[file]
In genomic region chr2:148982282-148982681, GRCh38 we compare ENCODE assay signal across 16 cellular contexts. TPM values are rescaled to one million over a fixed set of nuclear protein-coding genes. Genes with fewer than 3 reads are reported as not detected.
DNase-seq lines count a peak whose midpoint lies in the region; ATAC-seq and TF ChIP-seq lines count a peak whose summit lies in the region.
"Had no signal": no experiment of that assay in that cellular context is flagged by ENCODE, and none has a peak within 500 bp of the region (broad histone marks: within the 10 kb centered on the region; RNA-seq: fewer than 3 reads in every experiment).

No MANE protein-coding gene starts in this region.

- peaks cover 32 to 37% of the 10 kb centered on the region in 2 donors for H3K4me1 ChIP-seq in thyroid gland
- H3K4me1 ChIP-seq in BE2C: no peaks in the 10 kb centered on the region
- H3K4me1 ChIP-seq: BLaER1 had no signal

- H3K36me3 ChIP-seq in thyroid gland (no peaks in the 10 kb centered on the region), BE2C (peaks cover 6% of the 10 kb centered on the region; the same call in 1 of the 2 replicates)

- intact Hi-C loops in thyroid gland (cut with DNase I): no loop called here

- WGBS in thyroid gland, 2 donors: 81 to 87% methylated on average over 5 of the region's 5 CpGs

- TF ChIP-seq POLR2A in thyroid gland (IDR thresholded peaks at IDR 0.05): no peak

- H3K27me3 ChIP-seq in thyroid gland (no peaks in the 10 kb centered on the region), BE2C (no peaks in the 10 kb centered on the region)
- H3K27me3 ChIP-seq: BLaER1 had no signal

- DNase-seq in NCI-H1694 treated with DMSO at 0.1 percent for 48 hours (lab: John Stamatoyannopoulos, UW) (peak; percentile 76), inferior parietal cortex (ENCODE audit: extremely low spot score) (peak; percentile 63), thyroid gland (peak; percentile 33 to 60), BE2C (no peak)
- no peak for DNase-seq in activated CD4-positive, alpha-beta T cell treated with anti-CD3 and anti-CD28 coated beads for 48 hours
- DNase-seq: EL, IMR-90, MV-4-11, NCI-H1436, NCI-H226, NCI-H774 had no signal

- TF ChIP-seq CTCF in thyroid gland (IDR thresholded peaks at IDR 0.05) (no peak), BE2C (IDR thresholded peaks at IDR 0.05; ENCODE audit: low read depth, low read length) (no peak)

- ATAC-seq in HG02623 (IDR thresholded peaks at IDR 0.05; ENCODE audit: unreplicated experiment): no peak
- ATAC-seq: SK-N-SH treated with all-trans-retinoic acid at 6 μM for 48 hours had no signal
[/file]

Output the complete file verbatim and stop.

In genomic region chr2:148982282-148982681, GRCh38 we compare ENCODE assay signal across 16 cellular contexts. TPM values are rescaled to one million over a fixed set of nuclear protein-coding genes. Genes with fewer than 3 reads are reported as not detected.
DNase-seq lines count a peak whose midpoint lies in the region; ATAC-seq and TF ChIP-seq lines count a peak whose summit lies in the region.
"Had no signal": no experiment of that assay in that cellular context is flagged by ENCODE, and none has a peak within 500 bp of the region (broad histone marks: within the 10 kb centered on the region; RNA-seq: fewer than 3 reads in every experiment).

No MANE protein-coding gene starts in this region.

- peaks cover 32 to 37% of the 10 kb centered on the region in 2 donors for H3K4me1 ChIP-seq in thyroid gland
- H3K4me1 ChIP-seq in BE2C: no peaks in the 10 kb centered on the region
- H3K4me1 ChIP-seq: BLaER1 had no signal

- H3K36me3 ChIP-seq in thyroid gland (no peaks in the 10 kb centered on the region), BE2C (peaks cover 6% of the 10 kb centered on the region; the same call in 1 of the 2 replicates)

- intact Hi-C loops in thyroid gland (cut with DNase I): no loop called here

- WGBS in thyroid gland, 2 donors: 81 to 87% methylated on average over 5 of the region's 5 CpGs

- TF ChIP-seq POLR2A in thyroid gland (IDR thresholded peaks at IDR 0.05): no peak

- H3K27me3 ChIP-seq in thyroid gland (no peaks in the 10 kb centered on the region), BE2C (no peaks in the 10 kb centered on the region)
- H3K27me3 ChIP-seq: BLaER1 had no signal

- DNase-seq in NCI-H1694 treated with DMSO at 0.1 percent for 48 hours (lab: John Stamatoyannopoulos, UW) (peak; percentile 76), inferior parietal cortex (ENCODE audit: extremely low spot score) (peak; percentile 63), thyroid gland (peak; percentile 33 to 60), BE2C (no peak)
- no peak for DNase-seq in activated CD4-positive, alpha-beta T cell treated with anti-CD3 and anti-CD28 coated beads for 48 hours
- DNase-seq: EL, IMR-90, MV-4-11, NCI-H1436, NCI-H226, NCI-H774 had no signal

- TF ChIP-seq CTCF in thyroid gland (IDR thresholded peaks at IDR 0.05) (no peak), BE2C (IDR thresholded peaks at IDR 0.05; ENCODE audit: low read depth, low read length) (no peak)

- ATAC-seq in HG02623 (IDR thresholded peaks at IDR 0.05; ENCODE audit: unreplicated experiment): no peak
- ATAC-seq: SK-N-SH treated with all-trans-retinoic acid at 6 μM for 48 hours had no signal